AROUND THE PARISH . . . Remember: Evensong to welcome the Community of St. John Baptist to Saint Mary’s Mission House, Sunday, April 22, 5:00 PM . . . Confessions will be heard on Saturday, April 14, by Father Gerth and on Saturday, April 21, by Father Mead . . . Father Mead’s Wednesday Night Bible Study on the Maccabees begins on April 18.  The class follows the evening Mass and meets in Saint Joseph’s Study . . . Many thanks to Beth Mahaffey for assisting in the parish office while Sandra Schubert is on vacation this week . . . The Rector will be attending “Leadership in Ministry” Monday, April 16, to Wednesday, April 18.  He returns to the parish late on Wednesday evening . . . Attendance Maundy Thursday 269, Good Friday 567, Easter Eve & Day 952.

 

NOTES ON MUSIC . . . This Sunday at the Solemn Mass, the prelude is an improvisation on ‘Noel nouvelet’ and the postlude is an improvisation on ‘Unser Herrscher’.  The setting of the Mass ordinary is Missa Morus (1983) by Elliot Z. Levine (b. 1948), a New York-based composer and singer.  The anthem at Communion is O hear us, Lord by Anthony Piccolo (b. 1946) . . . The organ recital at 4:40 PM is played by Ted W. Barr.  Robert McCormick

 

ROBERT McCORMICK AND RUTH CUNNINGHAM IN CONCERT . . . Mark your calendars: on Monday, April 23 at 8:00 PM, Robert McCormick and Ruth Cunningham, soprano, will present a program of music for Eastertide, mostly improvised.  Ms. Cunningham, a member of our choir and formerly a member of Anonymous 4, is often heard during Solemn Masses chanting her own version of the Latin propers.  This concert provides an opportunity to hear her in a more extended setting, along with several works for organ.  Admission is free. 

 

ECCLESIA MINISTRIES of New York will conduct a street ministry training day on Saturday, April 21, from 9:30 AM to 3:30 PM at the Church of the Holy Apostles, 296 Ninth Avenue at 28th Street.  All those who are interested in joining this effort with the homeless are encouraged to attend.  In order for lunch to be arranged, please RSVP to william@ecclesiany.org.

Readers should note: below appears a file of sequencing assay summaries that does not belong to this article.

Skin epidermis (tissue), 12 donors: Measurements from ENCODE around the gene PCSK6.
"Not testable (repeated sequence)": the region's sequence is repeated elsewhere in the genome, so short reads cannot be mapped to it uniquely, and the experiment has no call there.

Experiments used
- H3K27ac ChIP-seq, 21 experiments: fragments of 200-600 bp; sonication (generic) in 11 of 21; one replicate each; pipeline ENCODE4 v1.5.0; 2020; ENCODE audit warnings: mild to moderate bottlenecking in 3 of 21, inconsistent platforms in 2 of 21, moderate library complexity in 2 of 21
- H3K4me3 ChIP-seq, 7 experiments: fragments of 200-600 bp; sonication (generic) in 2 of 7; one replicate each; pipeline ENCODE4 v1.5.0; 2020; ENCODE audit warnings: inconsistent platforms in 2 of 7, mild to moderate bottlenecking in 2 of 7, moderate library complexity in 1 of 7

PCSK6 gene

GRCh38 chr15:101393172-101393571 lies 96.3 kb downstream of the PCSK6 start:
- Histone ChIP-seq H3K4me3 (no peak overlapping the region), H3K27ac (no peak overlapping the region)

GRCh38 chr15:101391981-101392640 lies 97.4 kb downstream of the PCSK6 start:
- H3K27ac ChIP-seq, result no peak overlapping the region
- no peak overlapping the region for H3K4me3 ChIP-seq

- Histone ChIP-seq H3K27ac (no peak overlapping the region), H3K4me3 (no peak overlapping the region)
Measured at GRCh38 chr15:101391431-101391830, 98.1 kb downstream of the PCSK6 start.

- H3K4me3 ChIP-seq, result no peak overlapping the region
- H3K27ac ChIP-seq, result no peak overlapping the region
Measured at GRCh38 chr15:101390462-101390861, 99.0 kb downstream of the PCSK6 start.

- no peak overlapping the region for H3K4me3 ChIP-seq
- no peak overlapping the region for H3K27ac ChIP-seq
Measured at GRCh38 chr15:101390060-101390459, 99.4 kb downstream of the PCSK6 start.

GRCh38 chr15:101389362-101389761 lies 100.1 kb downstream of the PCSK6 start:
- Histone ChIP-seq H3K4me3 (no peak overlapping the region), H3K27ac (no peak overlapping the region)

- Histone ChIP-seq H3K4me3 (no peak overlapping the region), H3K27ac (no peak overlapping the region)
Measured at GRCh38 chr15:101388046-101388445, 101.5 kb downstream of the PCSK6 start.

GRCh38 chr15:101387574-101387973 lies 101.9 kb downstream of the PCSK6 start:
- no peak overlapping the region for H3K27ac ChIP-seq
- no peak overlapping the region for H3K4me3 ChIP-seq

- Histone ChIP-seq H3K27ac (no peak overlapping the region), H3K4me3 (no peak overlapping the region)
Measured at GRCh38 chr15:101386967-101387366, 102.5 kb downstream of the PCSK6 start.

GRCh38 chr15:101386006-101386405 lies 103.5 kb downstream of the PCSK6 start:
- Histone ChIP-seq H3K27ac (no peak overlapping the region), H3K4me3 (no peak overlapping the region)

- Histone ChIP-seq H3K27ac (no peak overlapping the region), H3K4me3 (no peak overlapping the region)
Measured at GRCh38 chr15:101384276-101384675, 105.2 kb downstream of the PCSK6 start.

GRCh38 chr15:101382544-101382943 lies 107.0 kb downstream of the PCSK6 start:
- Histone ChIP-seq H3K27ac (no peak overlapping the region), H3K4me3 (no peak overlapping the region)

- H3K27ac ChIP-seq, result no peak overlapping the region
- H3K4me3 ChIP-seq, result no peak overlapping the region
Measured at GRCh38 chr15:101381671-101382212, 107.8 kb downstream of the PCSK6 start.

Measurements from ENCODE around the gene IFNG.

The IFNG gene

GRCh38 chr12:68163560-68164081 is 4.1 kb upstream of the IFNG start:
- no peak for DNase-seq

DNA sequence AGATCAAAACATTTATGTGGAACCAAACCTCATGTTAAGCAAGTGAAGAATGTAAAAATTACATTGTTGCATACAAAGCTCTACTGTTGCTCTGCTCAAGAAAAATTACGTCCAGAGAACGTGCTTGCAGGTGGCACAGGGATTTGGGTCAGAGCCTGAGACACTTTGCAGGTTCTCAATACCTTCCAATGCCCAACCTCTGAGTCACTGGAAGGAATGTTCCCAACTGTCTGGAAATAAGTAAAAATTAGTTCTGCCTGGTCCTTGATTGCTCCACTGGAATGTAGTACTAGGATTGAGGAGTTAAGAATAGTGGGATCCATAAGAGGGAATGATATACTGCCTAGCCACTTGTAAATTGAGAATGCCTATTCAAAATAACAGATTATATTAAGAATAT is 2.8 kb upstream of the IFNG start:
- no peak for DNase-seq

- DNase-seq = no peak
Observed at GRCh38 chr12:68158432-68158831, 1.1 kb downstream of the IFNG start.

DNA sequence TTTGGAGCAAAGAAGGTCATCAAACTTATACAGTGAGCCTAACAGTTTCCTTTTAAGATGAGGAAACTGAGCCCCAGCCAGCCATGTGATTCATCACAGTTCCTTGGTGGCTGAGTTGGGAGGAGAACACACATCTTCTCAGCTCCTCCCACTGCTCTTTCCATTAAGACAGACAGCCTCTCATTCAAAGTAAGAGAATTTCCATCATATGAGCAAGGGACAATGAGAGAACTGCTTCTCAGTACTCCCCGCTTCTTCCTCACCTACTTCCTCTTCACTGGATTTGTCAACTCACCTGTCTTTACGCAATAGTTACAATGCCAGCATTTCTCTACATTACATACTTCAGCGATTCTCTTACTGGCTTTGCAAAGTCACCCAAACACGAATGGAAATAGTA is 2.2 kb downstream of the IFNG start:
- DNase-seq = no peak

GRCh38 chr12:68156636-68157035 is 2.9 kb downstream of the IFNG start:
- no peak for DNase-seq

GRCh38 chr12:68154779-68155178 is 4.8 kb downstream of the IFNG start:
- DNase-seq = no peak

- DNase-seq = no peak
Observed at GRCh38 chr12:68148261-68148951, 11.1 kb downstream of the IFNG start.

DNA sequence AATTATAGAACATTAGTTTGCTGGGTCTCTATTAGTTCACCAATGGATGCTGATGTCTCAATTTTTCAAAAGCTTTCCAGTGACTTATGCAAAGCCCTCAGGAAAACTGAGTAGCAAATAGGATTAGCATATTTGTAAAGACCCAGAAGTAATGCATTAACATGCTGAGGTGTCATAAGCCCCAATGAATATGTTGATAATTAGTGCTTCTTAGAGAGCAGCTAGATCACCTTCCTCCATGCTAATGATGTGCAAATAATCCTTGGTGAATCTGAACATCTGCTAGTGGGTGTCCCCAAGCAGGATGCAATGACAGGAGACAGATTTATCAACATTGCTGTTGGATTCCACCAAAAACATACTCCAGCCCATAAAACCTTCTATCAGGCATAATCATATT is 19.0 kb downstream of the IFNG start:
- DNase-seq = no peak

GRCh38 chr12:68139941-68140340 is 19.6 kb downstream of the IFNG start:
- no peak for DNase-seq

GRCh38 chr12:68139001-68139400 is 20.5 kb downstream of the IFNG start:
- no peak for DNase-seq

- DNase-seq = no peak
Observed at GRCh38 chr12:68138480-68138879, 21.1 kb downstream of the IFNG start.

JOIN OR SUPPORT THE SAINT MARY’S AIDS WALK TEAM . . . Saint Mary’s team will walk again this year on Saturday, May 19, and on Sunday, May 20, and we would love you to join us on one or both of those days.  If you can’t walk with us, please donate to our walk.  To learn more, pick up an information sheet at church or contact MaryJane Boland (mjboland3@gmail.com) or Mary Robison (maryrobison@excite.com).  Our goal is to have 25 walkers from Saint Mary’s and to raise $15,000.00 for the fight against AIDS.

 

ONE BODY, ONE VOICE . . .  By happy coincidence, the New York alumni and friends of Eton College, Windsor, England needed a place to have a reception while the Eton College choir was on tour.  Saint Mary’s became the place for the choir to sing Evensong on Monday in Holy Week.  It was quite wonderful and many comments were made about the extraordinary acoustic of Saint Mary’s church by members of a community used to singing in extraordinary spaces.  There were moments during Evensong when 283 people present sounded as if there was one body here, one voice.  It was not expected because there were so many guests.  But it was hard to miss.

 

When I was a young priest in Baton Rouge I remember expressing my hope to a senior priest that a certain noisy three-year old would grow up quickly.  He responded by saying there would always be a three-year old in church.  I try to remember that at times visitors or members of the parish are so excited by reading and singing that they forget they are part of a community, one body, one voice.  We clergy are aware that sometimes our voices need to be heard over others, but one thing Father Beddingfield, Father Mead and I share is a genuine desire not to be soloists when the rite calls for the congregation to be one.  A good rule is that one should always make sure that the people next to us can hear us and that we can hear them.  Our building gives us an extraordinary opportunity to witness to Christ in so many ways.  How we pray together and how we sing together really does matter.  S.G.

 

The Calendar of the Week

Sunday                   The Second Sunday of Easter

Monday                     Easter Weekday

Tuesday                     Easter Weekday

Wednesday               Easter Weekday

Thursday                   Alphege, Archbishop of Canterbury and Martyr, 1012

Friday                        Easter Weekday                                                          No Abstinence

Saturday                   Anselm, Archbishop of Canterbury, 1109

 

 

 

Sunday: 8:30 AM Sung Matins, 9:00 AM Mass, 10:00 AM Sung Mass, 11:00 AM Solemn Mass, 5:00 PM Solemn Evensong & Benediction.  Childcare from 10:00 AM to 1:00 PM.

 

Monday – Friday: 8:30 AM Morning Prayer, 12:00 PM Noonday Office, 12:10 PM Mass, 6:00 PM Evening Prayer, 6:20 PM Mass.

Saturday in Easter Week: 12:00 PM Noonday Office, 12:10 PM Mass, 5:00 PM Evening Prayer, 5:20 PM Sunday Vigil Mass.